If this letter has made it to your hands, then I am confident that my prophecy has come to pass. The yoke of the Hidden Beast has been lifted, and the scourge of vampirism may yet be purged from Xin-Shalast. For that, I must thank and congratulate you.

However, I must confess that my prophecy was something of a fabrication. I needed to reach you at all costs, for it was not a return to slavery that I most feared for my descendents, and it was not as liberators that I saw you in my dreams, but as assassins. Bearing violet weapons of the Runeforge, you came to strike down Runelord Karzoug, and to claim the power of the Runelord for a new age.

But in the moment of your triumph, you and Karzoug alike were slain. The great Mhar Massif was laid low, and Xin-Shalast was engulfed in fire and lava once again. I saw the world consumed by a second darkness, and creatures from my blackest nightmares ravaging the land. I know not why this came to pass, but I know it came on the day of Karzoug’s return, on the day of your fateful battle. I cannot believe this is a coincidence.

On behalf of my descendants, as well as all those in the lands below, I beg of you: find the source of this calamity before Karzoug’s return. Five of my disciples have agreed to aid you in this endeavor through the scrolls you should find alongside this letter, and I entrust to you my staff, to seek Lissala’s wisdom. I pray that it will be enough.

May the path of runes guide your way.


My specific flavor for the scrolls Morgiv hands over is that they are the tatto'd flesh of disciples who essentially donated their skin to the project before their deaths. I also gave the party a non-functional staff of revelations to provide confirmation of Lissala's death. Both of these details could be changed for your specific party, of course. Feel free to use any of this if it suits you.

Grand Lodge

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Apologies for the triple-post. If anyone would like access the Advanced Bonus Progression stat blocks I created for Book 6 Part 4, you can find them here.

It includes some original characters and redesigns (such as a Dwiergeth Hidden Beast), but most people should be able to get use out of stat blocks like Vampire Skulk Unchained Rogues and beefier Abominable Snowmen. The Priestess of Divine Consumption, Krak Naratha Soldier, and Cloud Giant Bard stat blocks are also useful for random encounters. :)

Thanks Askar Avari :)

How does the ramp that leads up into the Pinnacle of Avarice work? The ground floor is "a huge circular room" with "a 200-foot-diameter polished stone circle on the floor surrounded by 16 immense pillars that rise up...to support a central column that itself extends all the way up to Karzoug’s personal chambers more than 2,000 feet above. A spiraling ramp wraps around the outer circumference of the lower 16 pillars up to the central column, continuing up its length". But on the 'Pinnacle of Avarice' map showing the chambers at the top, the ramp is only 120 feet across in total, made up of a 40-foot-wide ramp spiraling around a 40-foot-diameter central shaft.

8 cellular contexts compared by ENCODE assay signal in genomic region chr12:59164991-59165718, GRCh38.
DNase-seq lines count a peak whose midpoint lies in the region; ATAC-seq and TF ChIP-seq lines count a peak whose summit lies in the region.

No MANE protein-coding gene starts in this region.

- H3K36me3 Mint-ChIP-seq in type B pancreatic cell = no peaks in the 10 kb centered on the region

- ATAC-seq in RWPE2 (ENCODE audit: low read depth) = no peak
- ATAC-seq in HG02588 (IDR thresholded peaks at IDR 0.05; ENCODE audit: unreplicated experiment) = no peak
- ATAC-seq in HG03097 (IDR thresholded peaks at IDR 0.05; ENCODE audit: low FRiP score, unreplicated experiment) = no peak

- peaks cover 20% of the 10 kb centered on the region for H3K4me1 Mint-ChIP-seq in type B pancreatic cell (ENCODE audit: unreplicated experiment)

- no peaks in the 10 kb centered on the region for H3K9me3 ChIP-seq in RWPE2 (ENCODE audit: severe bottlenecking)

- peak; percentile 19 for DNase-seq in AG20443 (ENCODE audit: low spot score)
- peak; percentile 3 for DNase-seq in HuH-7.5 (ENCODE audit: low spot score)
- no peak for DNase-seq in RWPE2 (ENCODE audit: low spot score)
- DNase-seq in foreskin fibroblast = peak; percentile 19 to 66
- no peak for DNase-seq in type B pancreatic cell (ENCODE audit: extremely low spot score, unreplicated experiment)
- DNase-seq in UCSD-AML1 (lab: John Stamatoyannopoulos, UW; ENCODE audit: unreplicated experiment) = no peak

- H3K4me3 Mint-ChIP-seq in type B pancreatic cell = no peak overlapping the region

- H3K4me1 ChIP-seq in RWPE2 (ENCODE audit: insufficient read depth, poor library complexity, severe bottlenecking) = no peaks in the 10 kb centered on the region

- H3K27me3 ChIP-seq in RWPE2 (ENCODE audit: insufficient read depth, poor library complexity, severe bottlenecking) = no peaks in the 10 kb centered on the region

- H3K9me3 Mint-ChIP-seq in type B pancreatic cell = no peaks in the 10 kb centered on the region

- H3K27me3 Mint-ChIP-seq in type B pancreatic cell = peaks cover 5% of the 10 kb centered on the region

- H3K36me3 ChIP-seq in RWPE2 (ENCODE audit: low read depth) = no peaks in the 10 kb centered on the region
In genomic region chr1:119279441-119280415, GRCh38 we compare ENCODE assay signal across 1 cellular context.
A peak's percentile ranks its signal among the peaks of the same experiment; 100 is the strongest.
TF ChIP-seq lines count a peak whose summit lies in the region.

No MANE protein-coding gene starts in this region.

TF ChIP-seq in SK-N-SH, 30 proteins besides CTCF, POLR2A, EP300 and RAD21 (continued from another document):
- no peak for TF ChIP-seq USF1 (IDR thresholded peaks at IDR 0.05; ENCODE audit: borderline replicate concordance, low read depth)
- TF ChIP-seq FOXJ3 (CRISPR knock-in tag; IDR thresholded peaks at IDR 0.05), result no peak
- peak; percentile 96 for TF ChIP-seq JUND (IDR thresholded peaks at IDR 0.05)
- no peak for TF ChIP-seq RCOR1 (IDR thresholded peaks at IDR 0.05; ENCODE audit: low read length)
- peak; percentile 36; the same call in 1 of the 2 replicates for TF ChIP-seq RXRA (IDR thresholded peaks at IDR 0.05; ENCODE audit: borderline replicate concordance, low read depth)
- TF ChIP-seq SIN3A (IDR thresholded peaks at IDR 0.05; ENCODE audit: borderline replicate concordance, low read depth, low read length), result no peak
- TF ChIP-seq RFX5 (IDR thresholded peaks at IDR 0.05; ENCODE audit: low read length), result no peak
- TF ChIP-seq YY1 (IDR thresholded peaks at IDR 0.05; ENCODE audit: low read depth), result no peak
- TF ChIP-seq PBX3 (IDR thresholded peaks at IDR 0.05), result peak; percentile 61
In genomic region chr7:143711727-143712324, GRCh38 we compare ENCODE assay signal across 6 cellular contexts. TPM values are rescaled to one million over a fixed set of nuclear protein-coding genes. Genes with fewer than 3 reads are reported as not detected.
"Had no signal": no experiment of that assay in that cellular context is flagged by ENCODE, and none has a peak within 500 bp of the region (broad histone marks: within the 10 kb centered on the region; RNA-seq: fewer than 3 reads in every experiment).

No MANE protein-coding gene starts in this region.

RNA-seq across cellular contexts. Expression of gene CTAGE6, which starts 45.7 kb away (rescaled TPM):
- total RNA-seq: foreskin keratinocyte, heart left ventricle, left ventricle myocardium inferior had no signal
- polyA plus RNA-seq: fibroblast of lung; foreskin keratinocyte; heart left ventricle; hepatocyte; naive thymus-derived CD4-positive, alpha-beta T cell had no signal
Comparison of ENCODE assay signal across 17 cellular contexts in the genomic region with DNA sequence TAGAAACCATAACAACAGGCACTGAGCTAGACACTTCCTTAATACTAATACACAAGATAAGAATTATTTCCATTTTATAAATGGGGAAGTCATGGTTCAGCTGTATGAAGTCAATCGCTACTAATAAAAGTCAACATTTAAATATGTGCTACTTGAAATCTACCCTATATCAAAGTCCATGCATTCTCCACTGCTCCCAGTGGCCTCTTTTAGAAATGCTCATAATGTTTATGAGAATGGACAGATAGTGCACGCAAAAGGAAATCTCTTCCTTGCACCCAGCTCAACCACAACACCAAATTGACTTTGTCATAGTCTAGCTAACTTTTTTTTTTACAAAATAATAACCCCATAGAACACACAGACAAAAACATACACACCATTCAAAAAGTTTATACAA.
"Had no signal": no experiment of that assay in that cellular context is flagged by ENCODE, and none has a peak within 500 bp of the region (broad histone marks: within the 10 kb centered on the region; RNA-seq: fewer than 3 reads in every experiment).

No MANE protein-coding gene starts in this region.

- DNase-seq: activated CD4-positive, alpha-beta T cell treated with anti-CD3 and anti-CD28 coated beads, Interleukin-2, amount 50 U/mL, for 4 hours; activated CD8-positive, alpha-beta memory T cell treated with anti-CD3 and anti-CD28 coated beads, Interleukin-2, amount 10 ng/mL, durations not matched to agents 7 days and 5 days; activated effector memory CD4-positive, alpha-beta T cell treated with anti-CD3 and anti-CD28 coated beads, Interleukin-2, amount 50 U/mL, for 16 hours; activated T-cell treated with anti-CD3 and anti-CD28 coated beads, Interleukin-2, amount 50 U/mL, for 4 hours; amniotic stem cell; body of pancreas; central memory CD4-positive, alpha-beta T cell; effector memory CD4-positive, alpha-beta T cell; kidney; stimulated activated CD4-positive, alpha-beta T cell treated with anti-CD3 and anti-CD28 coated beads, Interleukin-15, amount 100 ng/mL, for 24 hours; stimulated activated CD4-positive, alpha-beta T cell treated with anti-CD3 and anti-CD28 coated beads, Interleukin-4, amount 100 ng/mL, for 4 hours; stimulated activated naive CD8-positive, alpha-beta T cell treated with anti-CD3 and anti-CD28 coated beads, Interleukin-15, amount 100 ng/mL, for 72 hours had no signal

Furthermore, the 'Pinnacle of Avarice' map appears to have 16 pillars around the outer circumference, but this is 460 feet in diameter. To further confuse matters, on the overland 'Spires of Xin-Shalast' map, the Pinnacle of Avarice is shown as being 600 feet in diameter.

Scarab Sages

Pathfinder Battles Case Subscriber; Pathfinder Maps, PF Special Edition, Starfinder Adventure Path, Starfinder Society Subscriber; Pathfinder Roleplaying Game Superscriber

It's described as the central column, not the entire structure. I ignored the environs map, as it's clearly out of scale. I also decided the 200 ft diameter on the floor is a typo—it says it's all that's left behind after the runewell was plane-shifted—so I assumed it's runewell-sized.

So you think the 16 pillars are around a 40-foot circle, and the column is 40 feet across, too? The description of the circle as 200 feet across comes from the first edition of RotR, where the whole of the Eye of Avarice was 200 feet across.

Scarab Sages

Pathfinder Battles Case Subscriber; Pathfinder Maps, PF Special Edition, Starfinder Adventure Path, Starfinder Society Subscriber; Pathfinder Roleplaying Game Superscriber